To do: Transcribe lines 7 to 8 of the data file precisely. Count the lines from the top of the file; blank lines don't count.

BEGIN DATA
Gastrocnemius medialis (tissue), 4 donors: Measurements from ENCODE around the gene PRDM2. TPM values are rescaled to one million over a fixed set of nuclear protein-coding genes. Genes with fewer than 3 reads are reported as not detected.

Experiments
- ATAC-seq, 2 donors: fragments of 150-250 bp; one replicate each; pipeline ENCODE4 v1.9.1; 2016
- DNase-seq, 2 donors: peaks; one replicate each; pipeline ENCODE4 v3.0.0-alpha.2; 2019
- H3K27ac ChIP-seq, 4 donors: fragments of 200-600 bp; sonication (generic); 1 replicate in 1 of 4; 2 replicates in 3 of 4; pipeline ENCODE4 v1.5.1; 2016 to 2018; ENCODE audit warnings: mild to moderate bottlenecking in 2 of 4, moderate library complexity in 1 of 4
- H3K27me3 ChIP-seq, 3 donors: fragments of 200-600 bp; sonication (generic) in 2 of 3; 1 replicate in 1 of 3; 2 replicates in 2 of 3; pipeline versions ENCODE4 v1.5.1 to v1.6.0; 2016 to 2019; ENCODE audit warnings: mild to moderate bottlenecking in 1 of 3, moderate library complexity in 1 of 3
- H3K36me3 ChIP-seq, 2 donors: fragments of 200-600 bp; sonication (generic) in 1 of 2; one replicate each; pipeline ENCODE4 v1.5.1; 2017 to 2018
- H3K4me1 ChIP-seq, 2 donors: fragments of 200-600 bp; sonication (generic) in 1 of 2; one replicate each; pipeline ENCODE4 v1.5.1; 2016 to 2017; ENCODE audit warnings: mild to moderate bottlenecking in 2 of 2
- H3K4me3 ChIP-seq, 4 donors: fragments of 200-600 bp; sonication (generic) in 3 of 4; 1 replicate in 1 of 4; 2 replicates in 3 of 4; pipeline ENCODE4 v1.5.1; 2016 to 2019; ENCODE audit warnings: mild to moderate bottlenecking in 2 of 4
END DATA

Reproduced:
- H3K36me3 ChIP-seq, 2 donors: fragments of 200-600 bp; sonication (generic) in 1 of 2; one replicate each; pipeline ENCODE4 v1.5.1; 2017 to 2018
- H3K4me1 ChIP-seq, 2 donors: fragments of 200-600 bp; sonication (generic) in 1 of 2; one replicate each; pipeline ENCODE4 v1.5.1; 2016 to 2017; ENCODE audit warnings: mild to moderate bottlenecking in 2 of 2